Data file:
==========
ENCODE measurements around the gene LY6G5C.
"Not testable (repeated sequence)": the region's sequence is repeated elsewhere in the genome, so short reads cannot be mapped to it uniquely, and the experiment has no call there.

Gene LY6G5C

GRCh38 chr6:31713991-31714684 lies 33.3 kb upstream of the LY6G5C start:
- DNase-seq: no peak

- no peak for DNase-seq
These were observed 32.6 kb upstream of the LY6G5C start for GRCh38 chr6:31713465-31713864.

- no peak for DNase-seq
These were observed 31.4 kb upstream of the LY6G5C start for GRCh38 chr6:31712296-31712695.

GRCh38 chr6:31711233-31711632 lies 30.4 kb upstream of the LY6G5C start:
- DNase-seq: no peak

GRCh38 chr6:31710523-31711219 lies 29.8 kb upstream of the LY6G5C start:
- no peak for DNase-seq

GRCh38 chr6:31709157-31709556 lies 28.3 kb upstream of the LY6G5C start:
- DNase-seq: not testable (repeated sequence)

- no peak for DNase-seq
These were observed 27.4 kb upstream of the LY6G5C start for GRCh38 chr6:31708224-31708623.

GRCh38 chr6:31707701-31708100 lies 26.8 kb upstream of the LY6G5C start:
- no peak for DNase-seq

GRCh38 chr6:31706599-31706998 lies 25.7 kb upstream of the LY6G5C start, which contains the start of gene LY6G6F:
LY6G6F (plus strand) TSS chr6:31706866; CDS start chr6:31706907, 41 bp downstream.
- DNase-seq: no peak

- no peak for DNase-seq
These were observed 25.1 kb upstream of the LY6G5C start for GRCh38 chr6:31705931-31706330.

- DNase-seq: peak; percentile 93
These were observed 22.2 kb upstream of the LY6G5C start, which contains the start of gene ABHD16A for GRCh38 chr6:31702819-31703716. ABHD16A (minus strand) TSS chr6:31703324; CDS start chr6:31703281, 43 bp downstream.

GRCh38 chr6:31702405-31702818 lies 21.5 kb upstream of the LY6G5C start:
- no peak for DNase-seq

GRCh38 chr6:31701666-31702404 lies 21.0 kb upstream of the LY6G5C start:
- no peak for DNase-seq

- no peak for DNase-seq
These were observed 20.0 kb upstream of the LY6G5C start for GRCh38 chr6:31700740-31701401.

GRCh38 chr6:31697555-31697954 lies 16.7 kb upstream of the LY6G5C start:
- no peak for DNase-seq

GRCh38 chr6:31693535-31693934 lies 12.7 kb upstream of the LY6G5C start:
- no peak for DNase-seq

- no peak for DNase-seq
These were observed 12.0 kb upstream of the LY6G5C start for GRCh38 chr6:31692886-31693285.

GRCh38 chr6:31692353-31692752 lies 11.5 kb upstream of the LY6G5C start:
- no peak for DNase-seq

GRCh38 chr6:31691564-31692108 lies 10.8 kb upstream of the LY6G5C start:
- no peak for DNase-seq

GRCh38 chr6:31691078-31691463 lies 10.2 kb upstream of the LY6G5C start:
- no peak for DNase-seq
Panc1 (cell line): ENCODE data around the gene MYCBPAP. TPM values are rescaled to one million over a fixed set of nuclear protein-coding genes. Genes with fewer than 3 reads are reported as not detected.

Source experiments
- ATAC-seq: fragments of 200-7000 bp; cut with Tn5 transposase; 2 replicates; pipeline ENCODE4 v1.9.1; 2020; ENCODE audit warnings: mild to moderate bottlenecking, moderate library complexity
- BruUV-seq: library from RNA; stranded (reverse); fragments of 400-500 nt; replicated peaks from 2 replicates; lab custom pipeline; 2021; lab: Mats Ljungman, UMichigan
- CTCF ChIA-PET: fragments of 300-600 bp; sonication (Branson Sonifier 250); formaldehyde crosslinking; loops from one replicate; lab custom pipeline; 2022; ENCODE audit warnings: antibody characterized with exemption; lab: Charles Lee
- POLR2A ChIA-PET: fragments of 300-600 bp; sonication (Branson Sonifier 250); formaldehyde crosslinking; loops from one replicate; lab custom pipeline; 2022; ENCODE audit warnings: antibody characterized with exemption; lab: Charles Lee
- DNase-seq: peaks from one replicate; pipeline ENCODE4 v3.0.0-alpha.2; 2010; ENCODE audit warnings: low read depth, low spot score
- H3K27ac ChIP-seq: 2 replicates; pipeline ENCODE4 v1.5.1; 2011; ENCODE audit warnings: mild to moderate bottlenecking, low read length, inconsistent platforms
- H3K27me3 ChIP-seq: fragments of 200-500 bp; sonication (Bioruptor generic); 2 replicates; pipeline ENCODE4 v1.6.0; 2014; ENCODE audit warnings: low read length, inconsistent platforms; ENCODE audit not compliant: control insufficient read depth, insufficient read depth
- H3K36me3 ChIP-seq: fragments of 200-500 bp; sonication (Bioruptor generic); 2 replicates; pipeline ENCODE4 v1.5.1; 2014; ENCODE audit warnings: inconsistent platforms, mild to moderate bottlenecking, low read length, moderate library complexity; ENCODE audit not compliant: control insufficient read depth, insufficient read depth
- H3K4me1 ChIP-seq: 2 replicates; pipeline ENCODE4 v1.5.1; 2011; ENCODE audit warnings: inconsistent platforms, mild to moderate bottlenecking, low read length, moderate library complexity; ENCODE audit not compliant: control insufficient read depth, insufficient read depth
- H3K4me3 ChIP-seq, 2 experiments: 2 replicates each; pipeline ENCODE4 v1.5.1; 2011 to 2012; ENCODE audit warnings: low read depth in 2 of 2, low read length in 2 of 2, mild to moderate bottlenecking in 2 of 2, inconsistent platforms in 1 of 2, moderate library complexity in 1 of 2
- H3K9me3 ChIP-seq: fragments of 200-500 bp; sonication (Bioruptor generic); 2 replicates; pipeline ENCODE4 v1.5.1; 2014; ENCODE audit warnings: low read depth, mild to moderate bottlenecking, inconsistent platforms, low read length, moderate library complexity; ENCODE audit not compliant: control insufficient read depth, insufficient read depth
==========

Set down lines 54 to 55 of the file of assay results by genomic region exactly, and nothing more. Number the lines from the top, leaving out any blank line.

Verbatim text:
- H3K36me3 ChIP-seq: fragments of 200-500 bp; sonication (Bioruptor generic); 2 replicates; pipeline ENCODE4 v1.5.1; 2014; ENCODE audit warnings: inconsistent platforms, mild to moderate bottlenecking, low read length, moderate library complexity; ENCODE audit not compliant: control insufficient read depth, insufficient read depth
- H3K4me1 ChIP-seq: 2 replicates; pipeline ENCODE4 v1.5.1; 2011; ENCODE audit warnings: inconsistent platforms, mild to moderate bottlenecking, low read length, moderate library complexity; ENCODE audit not compliant: control insufficient read depth, insufficient read depth